18. Humeidan, M. (2002). Counseling self-efficacy, supervisory working alliance, and social influence in supervision. Dissertation Abstract International, 63 (03).
  19. Karairmark, O., & Durah, N .(2008). Gender differences in attachment styles regarding conflict handling behaviors among Turkish late adolescents . In j Adv Counseling,30, 220-234.
  20. Kipnis, S., Lincourt, P., & Killar, R. (2009). Introduction to clinical supervision addiction medicine workbook. Retrieved from
  21. Ladany, N., Ellis, M. V., & Friedlander, M. L. (1999). The supervisory working alliance, trainee self-efficacy, and satisfaction. Journal of Counseling & Development, 77(4), 47-455. Doi: 10.1002/j.1556-6676.1999.tb02472.x
  22. Ladany, N., Ellis, M., Friedlander, M., & Stern, M. (1992). The supervisory working alliance: Its relation to trainee self-efficacy and satisfaction with supervision. Paper presented at annual meeting of the American Psychological Association, Washington, D. C.
  23. Ladany, N., Lehrman-Waterman, D., Molinaro, M., & Wolgast, B. (1999). Psychotherapy supervisor ethical practices: Adherence to guidelines, the supervisory working alliance, and supervisee satisfaction. Counseling Psychologist, 27(3), 443-475.
  24. Ladany, N., Walker, J., & Melincof, D. (2001). Supervisory style: Its relation to the supervisory working alliance and supervisor self-disclosure. Counselor Education & Supervision, 40(4), 263
  25. Lampropoulos, G. (2003) A Common factors view of counseling supervision process. The Clinical Supervisor, 21(1),77-95.
  26. Larson, L. M., Suzuki, L. A., Gillespie, K. N., Potenza, M. T., Bechtel, M. A., & Toulouse, A. L. (1992). Development and validation of the Counseling Self-Estimate Inventory. Journal of Counseling Psychology, 39(1), 105-120.
  27. Loganbill, C., Hardy, E. & Delworth, U. (1983). Supervision: A Conceptual Model. The Counseling Psychologist, 10(1), 3-42.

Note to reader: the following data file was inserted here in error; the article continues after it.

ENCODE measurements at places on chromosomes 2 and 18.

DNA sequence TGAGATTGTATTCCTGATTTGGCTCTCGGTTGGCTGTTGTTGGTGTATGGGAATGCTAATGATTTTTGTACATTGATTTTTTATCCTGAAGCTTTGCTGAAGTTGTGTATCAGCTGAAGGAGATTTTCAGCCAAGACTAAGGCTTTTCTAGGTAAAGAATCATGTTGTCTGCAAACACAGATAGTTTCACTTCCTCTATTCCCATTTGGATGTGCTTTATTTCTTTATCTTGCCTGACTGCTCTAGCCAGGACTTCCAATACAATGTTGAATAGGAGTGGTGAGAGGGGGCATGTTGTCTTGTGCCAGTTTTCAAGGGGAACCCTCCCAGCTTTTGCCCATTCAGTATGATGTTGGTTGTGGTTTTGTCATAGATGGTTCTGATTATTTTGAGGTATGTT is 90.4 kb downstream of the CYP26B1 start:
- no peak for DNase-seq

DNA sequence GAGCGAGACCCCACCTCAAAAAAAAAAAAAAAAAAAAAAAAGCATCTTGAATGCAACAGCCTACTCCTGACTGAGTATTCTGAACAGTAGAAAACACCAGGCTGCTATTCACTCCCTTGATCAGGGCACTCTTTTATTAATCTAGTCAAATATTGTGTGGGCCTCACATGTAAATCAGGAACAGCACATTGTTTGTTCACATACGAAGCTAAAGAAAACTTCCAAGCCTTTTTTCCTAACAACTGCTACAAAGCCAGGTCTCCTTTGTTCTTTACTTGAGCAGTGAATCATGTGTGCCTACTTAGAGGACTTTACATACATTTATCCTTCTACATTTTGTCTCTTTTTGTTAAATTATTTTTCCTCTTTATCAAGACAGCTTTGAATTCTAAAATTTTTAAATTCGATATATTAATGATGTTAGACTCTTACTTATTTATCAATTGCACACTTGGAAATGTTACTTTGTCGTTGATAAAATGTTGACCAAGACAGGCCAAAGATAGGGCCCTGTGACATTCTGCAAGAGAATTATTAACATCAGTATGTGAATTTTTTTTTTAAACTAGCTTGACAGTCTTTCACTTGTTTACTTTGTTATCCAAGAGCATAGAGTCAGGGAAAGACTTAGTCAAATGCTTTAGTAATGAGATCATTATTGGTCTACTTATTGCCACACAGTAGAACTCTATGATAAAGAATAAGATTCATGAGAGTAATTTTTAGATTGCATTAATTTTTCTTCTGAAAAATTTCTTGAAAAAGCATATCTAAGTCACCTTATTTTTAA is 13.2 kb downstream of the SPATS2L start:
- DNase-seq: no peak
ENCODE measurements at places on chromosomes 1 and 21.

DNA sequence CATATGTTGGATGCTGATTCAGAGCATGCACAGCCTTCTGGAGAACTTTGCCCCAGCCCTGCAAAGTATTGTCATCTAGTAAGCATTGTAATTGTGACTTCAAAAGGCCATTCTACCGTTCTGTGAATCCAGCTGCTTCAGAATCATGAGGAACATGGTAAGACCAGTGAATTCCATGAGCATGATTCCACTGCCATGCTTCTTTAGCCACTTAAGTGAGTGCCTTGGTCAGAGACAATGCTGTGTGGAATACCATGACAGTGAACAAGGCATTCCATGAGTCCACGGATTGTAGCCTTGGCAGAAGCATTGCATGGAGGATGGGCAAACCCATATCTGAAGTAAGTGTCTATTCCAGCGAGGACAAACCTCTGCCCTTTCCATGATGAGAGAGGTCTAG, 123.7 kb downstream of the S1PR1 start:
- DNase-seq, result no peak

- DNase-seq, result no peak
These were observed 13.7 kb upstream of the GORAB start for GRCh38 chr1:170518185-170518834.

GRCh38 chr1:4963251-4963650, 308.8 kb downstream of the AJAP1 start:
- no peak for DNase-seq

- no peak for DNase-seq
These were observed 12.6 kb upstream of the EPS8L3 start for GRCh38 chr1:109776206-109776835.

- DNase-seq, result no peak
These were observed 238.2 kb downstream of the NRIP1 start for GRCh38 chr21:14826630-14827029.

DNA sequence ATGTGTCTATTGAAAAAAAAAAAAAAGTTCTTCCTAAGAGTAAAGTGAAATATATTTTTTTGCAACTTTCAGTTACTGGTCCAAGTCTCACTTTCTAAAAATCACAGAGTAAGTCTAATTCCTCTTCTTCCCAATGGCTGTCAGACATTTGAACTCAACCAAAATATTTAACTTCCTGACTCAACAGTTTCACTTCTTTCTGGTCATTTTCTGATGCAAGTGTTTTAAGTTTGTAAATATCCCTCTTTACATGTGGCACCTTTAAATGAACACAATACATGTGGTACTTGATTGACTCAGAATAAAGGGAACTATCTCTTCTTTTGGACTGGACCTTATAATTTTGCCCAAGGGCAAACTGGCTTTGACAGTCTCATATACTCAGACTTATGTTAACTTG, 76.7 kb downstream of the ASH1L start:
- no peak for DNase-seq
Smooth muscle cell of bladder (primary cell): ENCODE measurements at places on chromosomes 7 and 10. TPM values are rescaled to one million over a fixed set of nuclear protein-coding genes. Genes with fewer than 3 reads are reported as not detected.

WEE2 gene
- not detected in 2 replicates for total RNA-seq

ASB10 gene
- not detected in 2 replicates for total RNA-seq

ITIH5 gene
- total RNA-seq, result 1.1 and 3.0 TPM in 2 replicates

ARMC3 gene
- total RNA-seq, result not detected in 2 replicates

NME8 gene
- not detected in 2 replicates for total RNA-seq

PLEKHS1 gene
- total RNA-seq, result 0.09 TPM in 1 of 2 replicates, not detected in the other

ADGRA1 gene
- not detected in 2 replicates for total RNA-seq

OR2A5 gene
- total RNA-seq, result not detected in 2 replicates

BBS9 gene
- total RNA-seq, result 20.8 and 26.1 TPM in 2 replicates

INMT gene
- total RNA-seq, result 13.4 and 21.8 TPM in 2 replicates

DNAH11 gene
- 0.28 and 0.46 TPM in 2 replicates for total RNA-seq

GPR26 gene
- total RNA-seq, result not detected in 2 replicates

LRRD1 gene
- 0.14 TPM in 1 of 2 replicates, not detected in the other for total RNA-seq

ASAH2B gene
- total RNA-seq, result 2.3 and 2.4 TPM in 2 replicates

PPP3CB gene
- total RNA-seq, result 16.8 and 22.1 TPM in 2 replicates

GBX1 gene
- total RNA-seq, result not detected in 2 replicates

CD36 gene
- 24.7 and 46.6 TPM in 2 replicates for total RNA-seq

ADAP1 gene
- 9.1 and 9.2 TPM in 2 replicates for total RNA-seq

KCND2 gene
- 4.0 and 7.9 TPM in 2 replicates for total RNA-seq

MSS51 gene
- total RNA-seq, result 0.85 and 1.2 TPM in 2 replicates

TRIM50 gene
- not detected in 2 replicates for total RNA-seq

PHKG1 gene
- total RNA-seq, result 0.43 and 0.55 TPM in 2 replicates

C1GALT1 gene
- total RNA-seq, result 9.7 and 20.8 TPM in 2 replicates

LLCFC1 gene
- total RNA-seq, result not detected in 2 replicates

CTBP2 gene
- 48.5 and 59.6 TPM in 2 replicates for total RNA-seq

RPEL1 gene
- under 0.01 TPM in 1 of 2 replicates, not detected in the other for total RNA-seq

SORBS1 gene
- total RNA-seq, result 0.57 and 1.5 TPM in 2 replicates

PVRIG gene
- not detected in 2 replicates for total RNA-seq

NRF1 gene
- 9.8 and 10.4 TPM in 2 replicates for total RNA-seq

28. March, D. (2005). The relationship between self-disclosure, self-efficacy, and the supervisory working alliance of counselor education practicum and internship students. Doctoral dissertation, The University of Central Florida, United States, Orlando, Florida. Retrieved from
  29. McNeill, B. W., Stoltenberg, C. D., & Pierce, R. A. (1985). Supervisees’ perceptions of their development: A test of the counselor complexity model. Journal of Counseling Psychology, 32 (4), 630–633. Doi: 10.1037/0022-0167.32.4.630
  30. Ramos-Sánchez, L., Esnil, E., Riggs, S., Wright, L., Goodwin, A., Ratanasiripong, P., …Rodolfa, E. (2002). Negative Supervisory Events: Effects on Supervision Satisfaction and Supervisory Alliance. Professional Psychology: Research and Practice, 33 (2), 197-202. doi: 10.1037//0735-7028.33.2.197
  31. Skovholt, T. M., & Ronnestad, M. H. (2003). Struggles of the novice counselor and therapist. Journal of Career Development, 30, 45 -58.
  32. Sterner, W. (2007). Influence of the supervisory working alliance on work satisfaction and work-related stress for counselors in professional setting. Doctoral dissertation, The Pennsylvania University. Retrieved from http:
  33. Super D.E & Savickas M. L & Super C.M. (1994). The life-Span, life Approach to Career, in D. Brown, L Brooks et coll. (eds.), Career choice and Development, San Fracisco, Jossey-Bass, 121-178.
  34. Terranova-Nirenberg, JA. (2013). A quantitative study investigating supervisory style, satisfaction with supervisory and self-efficacy among female clinical training supervisees. Doctoral dissertation, Capella University. Retrieved from http:
  35. Ting, H-C. (2009). Satisfaction with supervision as a function of the supervisory working alliance and self-efficacy among Taiwanese master-level counseling internship students. Doctoral dissertation, University of South California. Retrieved from
  36. Wood, C. (2005). Supervisory Working Alliance: A Model Providing Direction for College Counseling Supervision. Journal of College Counseling, 8, 127-137.